I used to work for Verizon for a short period of time. I was told that one of the only ways that a customer would be released from a contract outside of an ETF is if they were not receiving service at their home address. Apparently the contract states that you are garunteed to have service at your home address and if not Verizon is in breach of the contract. My understanding is that if you complain enough about your reception and they are unable to resolve the issue if you request they are obligated to release you from your contract. Another thing I noticed while at Verizon was thatit was very rare for customers to have actually signed their contract, these are usually sent out to be signed and mailed back. If you didnt happen to sign a contract you can't be charged an ETF. Hope this helps and good luck
     
  14. carman63 macrumors regular

    Joined:
    Oct 27, 2006
    #14
    Your ETF might be pro-rated. Mine is, and goes down $5 every month.
     
  15. sealab2021 macrumors member

    Joined:
    Jul 15, 2007
    #15
    why not sell your contract to someone else

    Or just give it away.

    http://celltradeusa.com/

    or sell your phones on ebay to conter the early termination fee. Thats what I did, I paid T-mobile $200 to cancel, and sold my bb for $230! I made $30, sweet deal!
     
  16. bobert83 thread starter macrumors newbie

    bobert83

    Joined:
    Aug 9, 2007
    #16
    Is there any "easy" way to see if a contract was signed? I know she got in online and is infamously bad at mailing things.
     
  17. s8film40 macrumors 6502

    s8film40

    Joined:
    Aug 14, 2007
    #17
    you could always call and deny that you signed a contract and then it would be up to them to contradict you with proof of a signed contract. Now the only catch to this route is while they can't charge you the ETF they could charge you for any discounts you received as part of the contract. In other words you may have to pay the difference that your phone would have cost without a contract, but in many cases its no where near $175.00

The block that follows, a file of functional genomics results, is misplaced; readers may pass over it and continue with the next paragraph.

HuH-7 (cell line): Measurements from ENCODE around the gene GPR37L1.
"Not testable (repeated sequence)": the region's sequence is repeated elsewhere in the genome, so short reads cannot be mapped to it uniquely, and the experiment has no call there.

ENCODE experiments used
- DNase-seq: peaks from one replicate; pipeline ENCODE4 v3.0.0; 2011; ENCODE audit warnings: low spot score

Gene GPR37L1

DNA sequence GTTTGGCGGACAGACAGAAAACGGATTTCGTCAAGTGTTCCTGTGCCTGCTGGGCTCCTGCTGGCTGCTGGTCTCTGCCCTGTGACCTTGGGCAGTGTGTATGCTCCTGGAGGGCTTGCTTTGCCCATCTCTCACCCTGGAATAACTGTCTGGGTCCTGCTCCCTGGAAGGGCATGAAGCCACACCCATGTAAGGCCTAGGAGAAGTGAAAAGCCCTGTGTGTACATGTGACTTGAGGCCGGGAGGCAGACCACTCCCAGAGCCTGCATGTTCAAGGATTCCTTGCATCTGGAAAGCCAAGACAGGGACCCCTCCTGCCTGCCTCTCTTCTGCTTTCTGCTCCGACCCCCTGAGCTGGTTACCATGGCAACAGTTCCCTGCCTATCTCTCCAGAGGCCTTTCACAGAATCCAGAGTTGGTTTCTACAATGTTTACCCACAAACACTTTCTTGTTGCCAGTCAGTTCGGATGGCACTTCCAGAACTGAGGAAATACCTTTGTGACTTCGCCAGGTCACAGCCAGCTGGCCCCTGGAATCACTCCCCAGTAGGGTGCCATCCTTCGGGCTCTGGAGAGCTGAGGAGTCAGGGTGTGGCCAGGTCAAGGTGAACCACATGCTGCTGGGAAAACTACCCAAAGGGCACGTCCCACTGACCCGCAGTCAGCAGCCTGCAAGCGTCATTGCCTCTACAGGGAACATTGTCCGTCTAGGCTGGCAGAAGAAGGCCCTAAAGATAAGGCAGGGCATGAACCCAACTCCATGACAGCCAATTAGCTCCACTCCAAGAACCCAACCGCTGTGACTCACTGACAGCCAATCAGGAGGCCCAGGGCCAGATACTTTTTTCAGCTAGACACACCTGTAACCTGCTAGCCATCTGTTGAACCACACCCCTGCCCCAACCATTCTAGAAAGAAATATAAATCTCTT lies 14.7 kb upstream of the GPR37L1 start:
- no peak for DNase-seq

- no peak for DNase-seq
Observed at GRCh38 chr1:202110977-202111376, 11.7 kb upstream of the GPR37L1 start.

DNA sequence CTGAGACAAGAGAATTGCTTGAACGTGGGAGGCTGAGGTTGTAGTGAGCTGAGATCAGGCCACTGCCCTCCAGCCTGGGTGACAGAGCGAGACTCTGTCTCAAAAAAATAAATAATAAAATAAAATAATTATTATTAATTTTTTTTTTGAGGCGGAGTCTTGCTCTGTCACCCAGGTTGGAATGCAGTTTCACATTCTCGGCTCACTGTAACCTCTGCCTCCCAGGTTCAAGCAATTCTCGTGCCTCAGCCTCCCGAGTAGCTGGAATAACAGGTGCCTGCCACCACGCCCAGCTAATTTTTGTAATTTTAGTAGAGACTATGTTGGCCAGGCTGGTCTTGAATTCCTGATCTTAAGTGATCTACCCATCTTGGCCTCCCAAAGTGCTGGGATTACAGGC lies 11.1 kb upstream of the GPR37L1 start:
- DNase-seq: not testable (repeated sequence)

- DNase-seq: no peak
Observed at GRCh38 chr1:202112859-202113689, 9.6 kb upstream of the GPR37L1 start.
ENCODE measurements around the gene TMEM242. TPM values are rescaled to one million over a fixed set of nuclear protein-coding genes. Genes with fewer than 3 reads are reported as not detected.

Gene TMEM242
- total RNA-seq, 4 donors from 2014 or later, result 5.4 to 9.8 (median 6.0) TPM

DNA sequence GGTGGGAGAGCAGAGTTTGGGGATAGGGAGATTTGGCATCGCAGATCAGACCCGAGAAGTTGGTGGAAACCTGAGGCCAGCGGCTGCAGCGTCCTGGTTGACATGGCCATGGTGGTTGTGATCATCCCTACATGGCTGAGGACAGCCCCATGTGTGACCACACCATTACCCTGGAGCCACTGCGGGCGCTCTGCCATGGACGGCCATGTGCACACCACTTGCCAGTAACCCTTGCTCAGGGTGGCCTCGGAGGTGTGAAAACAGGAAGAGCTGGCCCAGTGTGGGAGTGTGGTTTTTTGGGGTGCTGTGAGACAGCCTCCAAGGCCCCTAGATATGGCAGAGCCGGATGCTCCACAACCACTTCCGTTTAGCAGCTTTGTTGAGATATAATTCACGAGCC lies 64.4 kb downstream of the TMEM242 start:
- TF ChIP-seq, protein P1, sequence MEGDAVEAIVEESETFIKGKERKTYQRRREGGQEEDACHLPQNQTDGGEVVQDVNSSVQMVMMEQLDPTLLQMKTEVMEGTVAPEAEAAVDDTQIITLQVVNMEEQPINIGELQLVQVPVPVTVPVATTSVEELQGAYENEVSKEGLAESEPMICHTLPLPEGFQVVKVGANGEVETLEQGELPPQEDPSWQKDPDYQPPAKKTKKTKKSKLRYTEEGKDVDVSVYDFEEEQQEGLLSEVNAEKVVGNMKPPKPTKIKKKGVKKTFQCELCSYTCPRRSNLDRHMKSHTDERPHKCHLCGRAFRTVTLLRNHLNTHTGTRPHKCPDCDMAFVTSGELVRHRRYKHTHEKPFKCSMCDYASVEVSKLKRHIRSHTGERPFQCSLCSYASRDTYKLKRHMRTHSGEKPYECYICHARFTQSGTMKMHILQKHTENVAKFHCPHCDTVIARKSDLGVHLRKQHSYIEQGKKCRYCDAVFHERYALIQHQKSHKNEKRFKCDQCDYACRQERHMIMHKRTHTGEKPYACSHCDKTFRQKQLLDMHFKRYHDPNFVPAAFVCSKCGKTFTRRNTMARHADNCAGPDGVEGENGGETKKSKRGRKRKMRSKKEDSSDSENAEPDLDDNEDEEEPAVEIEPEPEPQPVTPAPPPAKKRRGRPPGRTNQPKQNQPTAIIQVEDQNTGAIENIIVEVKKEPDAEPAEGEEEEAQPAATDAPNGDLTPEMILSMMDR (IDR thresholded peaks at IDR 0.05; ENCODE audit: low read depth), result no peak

18. Twinkie macrumors regular

    Joined:
    Feb 9, 2005
    Location:
    Milford, MI
    #18
    This route isn't worth pursuing.

    If you ever paid a Verizon bill, "implied consent" kicks in.

    See also:
    • Paying any online merchant with a credit card
    • Paying any bill or person via online banking
    • Giving anyone your checking account number for debit purposes
     
  19. s8film40 macrumors 6502

    s8film40

    Joined:
    Aug 14, 2007
    #19
    I agree that claiming you never signed the contract will be a difficult route. Paying your bill does not imply that you have had the opportunity to read a full copy of the contract however this is propably the stance Verizon will take it won't hold up legally though so what you would have to do is cancel your service not pay the fee and go through the legal means of avoiding the ETF (once in the hands of credit bureas Verizon will be required to provide a signed contract). I think the best route to go would be to claim you are not receiving service. If necessary you could change your billing address to a location outside of Verizon coverage and then Verizon has no choice but to release you from your contract or place a cell tower near your new location (doubtful). Either way you need to make lots of calls to technical support so that it is documented that you are not receiving service. It might not be worth it to you but those are the only ways I know of doing this without the ETF.
     
  20. edmartin macrumors member

    Joined:
    Jul 23, 2007
    #20
    This is what I did on Sprint...